Certainly, the sport would have to come up with strict rules and discretion for retiring numbers in the process: after all, there are only 110 two-digit ones to use (NASCAR allows the use of Nos. 00 through 09). But just as there were certain criteria that separated the 25 finalists for the Hall announced this June, the right choices can be made to ensure a retired number is reserved for the truly special. In baseball, we have Jackie Robinson's number universally retired, and that seems to work just fine for all.

When I passed through Citi Field in New York for a Mets game just a few weeks back, it was hard not to notice the crowd around the Jackie Robinson Rotunda. It's easy to forget it's now over 60 years since Robinson played his first game in Major League Baseball, with two generations at risk of never even knowing his name. Yet with a giant No. 42 in the center of it all, children everywhere who knew nothing about one of the most important men in baseball history were learning of his importance, taking their pictures and continuing to memorialize a man whose contribution to the sport rings eternal.

The Hall of Fame is one thing, but recognizing such historical significance on a national scale is truly special. Let's hope NASCAR starts giving the idea some consideration once again.

With Erik Darnell replacing Bobby Labonte for seven of the final 12 races, just three drivers currently 40 or older are guaranteed fully-funded Cup rides for 2010: Robby Gordon, Jeff Burton, and Mark Martin. More than ever, NASCAR has become a young man's sport.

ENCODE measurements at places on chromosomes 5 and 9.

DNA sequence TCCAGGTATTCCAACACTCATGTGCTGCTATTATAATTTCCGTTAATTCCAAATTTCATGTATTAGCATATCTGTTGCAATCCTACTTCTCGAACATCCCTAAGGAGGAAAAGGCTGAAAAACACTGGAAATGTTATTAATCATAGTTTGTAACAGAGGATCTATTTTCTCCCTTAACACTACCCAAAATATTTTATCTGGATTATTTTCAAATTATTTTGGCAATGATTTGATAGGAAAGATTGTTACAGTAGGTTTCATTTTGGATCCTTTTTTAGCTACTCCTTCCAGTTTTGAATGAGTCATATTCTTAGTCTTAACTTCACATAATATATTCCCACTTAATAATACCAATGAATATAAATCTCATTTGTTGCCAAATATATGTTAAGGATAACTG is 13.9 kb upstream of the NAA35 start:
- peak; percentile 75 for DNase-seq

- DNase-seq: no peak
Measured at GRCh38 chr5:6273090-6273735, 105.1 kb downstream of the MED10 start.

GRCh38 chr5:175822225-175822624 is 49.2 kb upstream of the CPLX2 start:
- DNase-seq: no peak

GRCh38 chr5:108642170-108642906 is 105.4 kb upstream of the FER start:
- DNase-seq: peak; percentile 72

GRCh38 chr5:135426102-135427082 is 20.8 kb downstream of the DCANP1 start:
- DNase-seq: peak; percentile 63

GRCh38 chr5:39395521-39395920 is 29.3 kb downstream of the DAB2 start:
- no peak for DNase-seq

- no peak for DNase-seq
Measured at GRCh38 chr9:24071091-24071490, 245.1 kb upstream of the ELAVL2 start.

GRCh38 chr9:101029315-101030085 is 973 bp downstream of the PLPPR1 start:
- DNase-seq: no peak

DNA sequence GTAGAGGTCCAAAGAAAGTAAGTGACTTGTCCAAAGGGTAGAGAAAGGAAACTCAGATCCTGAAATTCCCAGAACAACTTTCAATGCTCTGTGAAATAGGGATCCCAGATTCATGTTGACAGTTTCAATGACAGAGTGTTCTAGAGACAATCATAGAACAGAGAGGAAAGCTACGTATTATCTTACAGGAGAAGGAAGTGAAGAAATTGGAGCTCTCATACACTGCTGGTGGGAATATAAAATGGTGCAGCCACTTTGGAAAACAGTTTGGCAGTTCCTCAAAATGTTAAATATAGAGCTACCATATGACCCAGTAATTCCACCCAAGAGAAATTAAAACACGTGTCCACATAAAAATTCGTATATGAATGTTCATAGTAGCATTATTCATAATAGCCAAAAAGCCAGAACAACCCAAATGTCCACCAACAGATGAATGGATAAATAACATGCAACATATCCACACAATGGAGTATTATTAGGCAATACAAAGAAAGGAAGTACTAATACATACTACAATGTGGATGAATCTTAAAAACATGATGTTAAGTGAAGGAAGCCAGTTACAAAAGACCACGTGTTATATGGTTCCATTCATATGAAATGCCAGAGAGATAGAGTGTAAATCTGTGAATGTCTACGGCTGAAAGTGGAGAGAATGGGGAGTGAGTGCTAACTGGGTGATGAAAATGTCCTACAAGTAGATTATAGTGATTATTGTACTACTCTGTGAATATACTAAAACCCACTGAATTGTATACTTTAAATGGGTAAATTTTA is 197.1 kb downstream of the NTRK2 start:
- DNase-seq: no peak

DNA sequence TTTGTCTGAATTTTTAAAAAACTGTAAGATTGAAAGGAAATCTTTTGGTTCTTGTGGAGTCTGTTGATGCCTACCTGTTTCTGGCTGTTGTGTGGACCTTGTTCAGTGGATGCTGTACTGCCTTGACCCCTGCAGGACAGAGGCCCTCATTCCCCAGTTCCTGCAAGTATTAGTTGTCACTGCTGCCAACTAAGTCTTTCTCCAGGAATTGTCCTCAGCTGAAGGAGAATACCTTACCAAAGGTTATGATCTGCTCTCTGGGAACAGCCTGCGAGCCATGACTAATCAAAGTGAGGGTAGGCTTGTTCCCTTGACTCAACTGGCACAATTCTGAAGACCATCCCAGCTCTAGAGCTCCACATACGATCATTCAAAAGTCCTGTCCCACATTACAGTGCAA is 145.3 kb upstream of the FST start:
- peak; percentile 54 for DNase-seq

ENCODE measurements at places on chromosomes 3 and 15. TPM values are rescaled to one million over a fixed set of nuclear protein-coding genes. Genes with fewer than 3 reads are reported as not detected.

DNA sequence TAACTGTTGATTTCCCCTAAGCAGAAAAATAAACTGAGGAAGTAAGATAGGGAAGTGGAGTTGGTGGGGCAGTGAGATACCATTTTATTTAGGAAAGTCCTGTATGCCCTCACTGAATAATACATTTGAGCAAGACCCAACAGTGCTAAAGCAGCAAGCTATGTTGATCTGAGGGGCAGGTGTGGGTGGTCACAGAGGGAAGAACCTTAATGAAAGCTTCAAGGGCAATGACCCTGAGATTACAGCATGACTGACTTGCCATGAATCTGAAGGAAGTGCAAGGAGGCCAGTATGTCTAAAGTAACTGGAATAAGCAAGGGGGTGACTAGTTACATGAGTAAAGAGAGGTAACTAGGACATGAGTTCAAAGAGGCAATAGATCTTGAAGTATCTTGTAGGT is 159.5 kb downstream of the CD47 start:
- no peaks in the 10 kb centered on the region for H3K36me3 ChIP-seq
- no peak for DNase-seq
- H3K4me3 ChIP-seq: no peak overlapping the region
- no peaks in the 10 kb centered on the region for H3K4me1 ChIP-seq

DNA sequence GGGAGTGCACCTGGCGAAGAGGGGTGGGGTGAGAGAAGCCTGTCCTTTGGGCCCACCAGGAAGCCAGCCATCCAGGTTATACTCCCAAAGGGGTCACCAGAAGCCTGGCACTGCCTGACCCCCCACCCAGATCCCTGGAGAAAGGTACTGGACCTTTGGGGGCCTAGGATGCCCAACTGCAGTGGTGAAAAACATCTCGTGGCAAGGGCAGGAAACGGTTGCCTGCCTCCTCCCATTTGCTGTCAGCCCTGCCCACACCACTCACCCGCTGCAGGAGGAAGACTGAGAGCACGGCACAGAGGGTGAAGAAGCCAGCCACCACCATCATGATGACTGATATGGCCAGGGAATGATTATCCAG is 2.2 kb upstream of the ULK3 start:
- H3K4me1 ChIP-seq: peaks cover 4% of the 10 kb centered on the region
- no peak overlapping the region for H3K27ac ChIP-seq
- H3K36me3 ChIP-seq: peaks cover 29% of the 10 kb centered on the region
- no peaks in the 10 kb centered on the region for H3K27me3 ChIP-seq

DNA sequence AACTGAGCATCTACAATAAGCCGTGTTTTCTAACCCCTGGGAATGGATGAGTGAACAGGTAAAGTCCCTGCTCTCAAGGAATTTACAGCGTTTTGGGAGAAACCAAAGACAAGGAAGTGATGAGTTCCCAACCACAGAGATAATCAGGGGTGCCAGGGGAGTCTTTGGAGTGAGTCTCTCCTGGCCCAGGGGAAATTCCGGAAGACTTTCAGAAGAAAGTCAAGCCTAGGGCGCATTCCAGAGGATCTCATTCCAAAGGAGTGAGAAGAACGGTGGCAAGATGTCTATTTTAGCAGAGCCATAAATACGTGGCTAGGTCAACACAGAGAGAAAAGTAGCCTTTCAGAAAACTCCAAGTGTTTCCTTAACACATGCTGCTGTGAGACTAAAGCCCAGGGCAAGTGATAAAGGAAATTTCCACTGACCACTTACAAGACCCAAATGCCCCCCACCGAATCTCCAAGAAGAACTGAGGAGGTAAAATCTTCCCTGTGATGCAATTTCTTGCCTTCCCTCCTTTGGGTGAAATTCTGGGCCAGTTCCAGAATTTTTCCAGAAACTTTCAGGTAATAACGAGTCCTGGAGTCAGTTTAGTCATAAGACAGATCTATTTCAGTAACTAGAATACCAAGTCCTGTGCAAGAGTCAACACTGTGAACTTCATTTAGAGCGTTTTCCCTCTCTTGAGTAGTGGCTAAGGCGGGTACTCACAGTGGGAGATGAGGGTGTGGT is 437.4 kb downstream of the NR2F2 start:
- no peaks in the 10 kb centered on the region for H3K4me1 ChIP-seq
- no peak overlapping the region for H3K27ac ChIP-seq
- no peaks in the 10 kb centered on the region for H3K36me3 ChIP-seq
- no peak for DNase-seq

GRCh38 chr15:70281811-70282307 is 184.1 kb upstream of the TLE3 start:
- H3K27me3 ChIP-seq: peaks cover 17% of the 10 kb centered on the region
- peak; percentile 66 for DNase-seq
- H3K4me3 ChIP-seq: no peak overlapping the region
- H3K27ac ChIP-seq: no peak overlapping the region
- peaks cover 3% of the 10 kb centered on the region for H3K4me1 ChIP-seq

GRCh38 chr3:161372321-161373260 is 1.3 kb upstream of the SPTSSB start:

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Another blow to the "old guard" this week: 67-year-old Morgan Shepherd announced Wednesday he's laid off nearly his entire Nationwide Series team, with no money in the bank to race beyond Atlanta on Saturday. Once a successful Cup driver (four career wins), Shepherd started the modern-day "start-and-park" craze several years ago, pulling his Truck, Nationwide, and Cup cars into the garage before the first pit stop because he didn't have the money to buy tires for a full race. Now, almost a decade later he's trying to run the distance, but in a touch of irony he's failing to qualify while up to a dozen other teams who make the race follow his lead and pull their cars in early.

It's a tough way to go out, but don't be surprised if his team stays afloat through the end of the season. Drivers Kevin Harvick and Tony Stewart have a soft spot for a man who runs "Victory In Jesus" on the hood each week, and have provided him with equipment and financial support.

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With an announcement Wednesday that Jeff Burton's crew chief, Scott Miller, will move to a management role next season, that means three of the four RCR cars will have different head wrenches in February 2010 compared to this time last year. Only the new team combo of Clint Bowyer and Shane Wilson remains intact in what's been a nightmare year for an organization that put all its cars in the Chase in 2007 and '08.